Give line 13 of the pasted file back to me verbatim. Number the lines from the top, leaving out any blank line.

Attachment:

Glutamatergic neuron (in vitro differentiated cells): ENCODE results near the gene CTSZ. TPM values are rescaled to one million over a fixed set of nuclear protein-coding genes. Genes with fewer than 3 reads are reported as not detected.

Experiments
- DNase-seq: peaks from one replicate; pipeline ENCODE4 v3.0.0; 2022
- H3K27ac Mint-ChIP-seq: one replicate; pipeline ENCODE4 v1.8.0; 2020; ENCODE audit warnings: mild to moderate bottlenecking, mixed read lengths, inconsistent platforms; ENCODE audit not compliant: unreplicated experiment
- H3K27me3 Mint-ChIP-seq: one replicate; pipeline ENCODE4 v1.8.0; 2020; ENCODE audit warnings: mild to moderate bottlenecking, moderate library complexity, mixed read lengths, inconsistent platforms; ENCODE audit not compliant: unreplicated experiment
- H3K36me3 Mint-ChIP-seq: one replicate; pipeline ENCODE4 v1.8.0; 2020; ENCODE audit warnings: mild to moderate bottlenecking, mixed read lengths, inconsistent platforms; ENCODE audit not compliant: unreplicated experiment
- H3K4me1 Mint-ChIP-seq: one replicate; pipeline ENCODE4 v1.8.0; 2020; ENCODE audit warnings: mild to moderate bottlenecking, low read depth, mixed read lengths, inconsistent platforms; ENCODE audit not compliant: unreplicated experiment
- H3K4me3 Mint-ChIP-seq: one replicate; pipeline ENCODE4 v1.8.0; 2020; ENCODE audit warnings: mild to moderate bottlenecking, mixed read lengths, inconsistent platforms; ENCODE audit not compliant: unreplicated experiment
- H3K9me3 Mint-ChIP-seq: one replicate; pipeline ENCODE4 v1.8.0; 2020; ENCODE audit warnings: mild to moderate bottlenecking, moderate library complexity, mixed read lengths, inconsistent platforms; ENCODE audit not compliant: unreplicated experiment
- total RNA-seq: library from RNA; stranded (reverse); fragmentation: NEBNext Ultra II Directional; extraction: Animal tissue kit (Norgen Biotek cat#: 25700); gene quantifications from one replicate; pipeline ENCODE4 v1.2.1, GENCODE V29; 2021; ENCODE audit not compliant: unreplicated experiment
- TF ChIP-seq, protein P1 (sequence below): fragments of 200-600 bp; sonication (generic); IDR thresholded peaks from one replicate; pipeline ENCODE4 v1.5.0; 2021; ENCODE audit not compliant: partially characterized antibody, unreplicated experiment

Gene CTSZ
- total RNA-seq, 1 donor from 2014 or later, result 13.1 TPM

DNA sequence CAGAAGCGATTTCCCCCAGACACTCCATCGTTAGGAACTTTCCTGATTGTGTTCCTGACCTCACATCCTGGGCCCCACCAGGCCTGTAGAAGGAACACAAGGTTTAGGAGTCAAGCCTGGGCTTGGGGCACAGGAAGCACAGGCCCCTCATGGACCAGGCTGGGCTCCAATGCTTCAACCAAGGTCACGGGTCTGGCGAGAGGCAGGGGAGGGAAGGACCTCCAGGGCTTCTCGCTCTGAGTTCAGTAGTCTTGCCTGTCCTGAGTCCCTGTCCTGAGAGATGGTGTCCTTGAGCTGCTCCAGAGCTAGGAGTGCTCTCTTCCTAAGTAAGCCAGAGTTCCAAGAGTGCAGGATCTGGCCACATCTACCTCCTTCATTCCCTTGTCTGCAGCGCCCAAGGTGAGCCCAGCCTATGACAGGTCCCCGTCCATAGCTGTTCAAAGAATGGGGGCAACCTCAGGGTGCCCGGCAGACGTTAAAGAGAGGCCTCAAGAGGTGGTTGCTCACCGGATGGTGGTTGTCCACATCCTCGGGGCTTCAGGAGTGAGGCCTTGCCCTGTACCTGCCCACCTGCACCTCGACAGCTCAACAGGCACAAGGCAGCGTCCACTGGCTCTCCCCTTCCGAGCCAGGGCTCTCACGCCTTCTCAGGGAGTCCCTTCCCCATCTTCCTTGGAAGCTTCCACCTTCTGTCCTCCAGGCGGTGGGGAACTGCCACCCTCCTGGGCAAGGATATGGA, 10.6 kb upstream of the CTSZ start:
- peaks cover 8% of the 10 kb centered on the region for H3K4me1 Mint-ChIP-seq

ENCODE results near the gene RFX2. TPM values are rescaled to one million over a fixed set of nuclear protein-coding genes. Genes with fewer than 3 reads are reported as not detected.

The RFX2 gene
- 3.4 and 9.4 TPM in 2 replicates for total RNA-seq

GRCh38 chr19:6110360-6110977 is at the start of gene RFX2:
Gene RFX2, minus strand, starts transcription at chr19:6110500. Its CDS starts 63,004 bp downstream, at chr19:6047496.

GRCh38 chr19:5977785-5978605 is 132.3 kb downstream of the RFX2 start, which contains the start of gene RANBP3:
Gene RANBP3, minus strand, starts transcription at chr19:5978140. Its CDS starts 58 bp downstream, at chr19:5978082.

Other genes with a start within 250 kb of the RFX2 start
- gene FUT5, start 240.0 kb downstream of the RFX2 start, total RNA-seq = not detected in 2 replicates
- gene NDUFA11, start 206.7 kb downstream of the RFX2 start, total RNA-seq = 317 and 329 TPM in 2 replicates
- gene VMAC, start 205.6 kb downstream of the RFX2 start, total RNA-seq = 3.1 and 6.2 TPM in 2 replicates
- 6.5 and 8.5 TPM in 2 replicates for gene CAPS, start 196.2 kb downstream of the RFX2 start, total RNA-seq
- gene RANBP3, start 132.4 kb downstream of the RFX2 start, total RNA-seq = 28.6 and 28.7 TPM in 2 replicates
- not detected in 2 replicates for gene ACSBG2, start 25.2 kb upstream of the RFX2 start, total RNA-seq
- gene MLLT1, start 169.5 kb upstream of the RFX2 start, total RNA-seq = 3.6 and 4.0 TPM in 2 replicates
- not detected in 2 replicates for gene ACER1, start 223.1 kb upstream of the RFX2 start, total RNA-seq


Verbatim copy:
- total RNA-seq, 1 donor from 2014 or later, result 13.1 TPM